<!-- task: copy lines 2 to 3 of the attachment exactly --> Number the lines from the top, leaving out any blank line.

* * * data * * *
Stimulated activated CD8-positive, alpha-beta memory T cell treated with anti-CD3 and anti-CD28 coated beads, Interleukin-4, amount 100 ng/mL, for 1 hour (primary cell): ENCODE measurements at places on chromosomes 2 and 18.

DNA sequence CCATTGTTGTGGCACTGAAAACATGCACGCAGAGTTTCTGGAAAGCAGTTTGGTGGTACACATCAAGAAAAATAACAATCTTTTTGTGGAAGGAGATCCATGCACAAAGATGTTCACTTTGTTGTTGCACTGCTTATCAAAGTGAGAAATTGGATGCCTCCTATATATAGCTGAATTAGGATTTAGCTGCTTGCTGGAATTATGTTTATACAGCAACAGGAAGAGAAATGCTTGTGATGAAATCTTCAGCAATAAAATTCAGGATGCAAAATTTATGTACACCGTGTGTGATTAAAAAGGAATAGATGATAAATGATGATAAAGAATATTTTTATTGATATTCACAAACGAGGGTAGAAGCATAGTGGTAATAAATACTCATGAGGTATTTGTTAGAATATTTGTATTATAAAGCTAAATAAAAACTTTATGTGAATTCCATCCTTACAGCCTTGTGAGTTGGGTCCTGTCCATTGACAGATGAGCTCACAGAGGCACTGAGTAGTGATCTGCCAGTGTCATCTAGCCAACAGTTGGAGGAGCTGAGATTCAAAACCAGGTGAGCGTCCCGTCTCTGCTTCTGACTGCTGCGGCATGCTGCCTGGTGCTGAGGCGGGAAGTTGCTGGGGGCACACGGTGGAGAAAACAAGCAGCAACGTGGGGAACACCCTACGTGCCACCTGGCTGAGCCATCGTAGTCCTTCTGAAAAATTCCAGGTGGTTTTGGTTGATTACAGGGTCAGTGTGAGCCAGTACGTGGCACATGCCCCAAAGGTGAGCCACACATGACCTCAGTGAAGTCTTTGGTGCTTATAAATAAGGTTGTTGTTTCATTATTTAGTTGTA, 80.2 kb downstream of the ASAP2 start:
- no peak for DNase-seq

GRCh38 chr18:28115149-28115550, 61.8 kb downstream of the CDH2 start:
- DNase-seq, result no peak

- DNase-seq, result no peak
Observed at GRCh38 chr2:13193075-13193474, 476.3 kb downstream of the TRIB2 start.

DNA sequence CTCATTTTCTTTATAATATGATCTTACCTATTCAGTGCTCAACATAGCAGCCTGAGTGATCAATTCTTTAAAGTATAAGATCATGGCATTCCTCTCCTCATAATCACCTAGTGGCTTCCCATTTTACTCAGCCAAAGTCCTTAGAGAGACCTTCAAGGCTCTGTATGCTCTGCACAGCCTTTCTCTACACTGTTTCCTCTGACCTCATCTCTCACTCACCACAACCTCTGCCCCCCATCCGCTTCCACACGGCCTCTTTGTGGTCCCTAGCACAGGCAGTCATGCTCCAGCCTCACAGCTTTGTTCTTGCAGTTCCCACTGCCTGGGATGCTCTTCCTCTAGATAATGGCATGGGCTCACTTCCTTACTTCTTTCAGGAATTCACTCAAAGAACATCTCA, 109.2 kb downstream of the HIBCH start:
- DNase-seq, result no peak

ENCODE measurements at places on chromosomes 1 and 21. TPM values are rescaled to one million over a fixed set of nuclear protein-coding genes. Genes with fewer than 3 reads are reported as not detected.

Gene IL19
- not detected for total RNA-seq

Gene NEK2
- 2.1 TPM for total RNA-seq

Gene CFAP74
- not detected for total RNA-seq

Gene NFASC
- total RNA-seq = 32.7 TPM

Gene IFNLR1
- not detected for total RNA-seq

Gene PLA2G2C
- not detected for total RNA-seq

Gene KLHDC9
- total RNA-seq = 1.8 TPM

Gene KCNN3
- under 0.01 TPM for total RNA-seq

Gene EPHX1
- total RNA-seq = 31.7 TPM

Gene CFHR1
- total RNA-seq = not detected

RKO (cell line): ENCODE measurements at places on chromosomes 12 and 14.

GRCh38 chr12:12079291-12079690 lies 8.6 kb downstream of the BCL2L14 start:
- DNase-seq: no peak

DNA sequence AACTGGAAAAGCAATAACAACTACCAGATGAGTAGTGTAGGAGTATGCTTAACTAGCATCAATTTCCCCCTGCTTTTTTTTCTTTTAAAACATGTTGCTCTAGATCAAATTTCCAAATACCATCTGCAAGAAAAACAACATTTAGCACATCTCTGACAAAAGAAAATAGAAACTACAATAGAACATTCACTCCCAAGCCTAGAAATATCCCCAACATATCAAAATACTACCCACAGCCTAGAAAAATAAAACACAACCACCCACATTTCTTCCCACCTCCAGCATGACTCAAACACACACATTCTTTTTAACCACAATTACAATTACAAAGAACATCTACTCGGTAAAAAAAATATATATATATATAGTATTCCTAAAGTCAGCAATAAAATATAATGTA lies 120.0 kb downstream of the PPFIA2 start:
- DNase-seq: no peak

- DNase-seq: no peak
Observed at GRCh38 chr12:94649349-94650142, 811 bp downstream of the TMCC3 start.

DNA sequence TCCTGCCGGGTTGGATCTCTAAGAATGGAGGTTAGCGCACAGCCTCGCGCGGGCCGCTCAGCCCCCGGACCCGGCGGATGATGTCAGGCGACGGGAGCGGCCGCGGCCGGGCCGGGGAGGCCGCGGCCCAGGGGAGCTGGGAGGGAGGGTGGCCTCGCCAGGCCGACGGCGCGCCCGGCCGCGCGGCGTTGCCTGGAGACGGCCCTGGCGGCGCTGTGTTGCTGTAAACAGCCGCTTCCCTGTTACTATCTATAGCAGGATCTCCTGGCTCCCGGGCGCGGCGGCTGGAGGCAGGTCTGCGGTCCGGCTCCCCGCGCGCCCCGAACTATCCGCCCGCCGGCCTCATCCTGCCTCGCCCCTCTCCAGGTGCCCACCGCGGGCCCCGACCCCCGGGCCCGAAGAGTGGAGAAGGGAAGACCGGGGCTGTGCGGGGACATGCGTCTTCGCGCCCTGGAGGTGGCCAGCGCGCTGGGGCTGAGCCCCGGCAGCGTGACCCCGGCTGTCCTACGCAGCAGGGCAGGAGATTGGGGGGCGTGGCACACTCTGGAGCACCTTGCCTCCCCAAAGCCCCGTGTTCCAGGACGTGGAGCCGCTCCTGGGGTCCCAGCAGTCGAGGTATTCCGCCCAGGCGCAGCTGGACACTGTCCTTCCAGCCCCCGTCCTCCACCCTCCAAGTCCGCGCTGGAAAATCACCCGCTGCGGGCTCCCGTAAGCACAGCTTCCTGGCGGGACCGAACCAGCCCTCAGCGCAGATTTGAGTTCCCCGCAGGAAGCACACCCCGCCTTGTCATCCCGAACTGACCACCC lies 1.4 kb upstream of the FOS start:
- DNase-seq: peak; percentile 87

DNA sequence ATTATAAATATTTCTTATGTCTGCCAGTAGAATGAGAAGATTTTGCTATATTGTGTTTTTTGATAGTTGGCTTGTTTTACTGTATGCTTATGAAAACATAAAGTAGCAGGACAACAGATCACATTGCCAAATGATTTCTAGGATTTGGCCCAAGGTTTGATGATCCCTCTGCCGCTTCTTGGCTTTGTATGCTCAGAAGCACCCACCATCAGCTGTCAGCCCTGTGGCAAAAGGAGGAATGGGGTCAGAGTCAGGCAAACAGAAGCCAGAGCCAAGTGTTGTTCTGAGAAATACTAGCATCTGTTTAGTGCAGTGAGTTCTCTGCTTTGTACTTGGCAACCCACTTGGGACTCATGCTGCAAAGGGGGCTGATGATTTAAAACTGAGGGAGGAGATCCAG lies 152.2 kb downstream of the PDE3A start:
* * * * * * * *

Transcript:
DNA sequence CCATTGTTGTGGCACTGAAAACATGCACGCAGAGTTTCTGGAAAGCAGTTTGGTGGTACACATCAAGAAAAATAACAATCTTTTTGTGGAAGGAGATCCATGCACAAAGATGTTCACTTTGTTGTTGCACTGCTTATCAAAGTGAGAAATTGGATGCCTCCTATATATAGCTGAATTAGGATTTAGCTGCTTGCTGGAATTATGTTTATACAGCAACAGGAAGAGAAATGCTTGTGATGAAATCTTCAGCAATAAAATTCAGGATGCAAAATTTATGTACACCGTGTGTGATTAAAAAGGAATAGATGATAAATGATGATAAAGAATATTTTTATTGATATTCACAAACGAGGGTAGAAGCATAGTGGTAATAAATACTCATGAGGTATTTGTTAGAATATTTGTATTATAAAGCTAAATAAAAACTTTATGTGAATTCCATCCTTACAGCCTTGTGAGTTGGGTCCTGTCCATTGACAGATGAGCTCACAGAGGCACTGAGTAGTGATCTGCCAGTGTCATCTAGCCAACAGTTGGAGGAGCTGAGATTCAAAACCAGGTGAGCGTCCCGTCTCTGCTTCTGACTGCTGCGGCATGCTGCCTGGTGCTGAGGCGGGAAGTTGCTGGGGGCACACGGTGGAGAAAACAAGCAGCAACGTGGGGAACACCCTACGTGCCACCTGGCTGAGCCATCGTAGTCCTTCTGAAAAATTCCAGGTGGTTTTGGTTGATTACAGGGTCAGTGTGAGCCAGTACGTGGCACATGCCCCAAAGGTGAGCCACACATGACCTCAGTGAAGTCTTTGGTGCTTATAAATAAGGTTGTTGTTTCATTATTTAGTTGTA, 80.2 kb downstream of the ASAP2 start:
- no peak for DNase-seq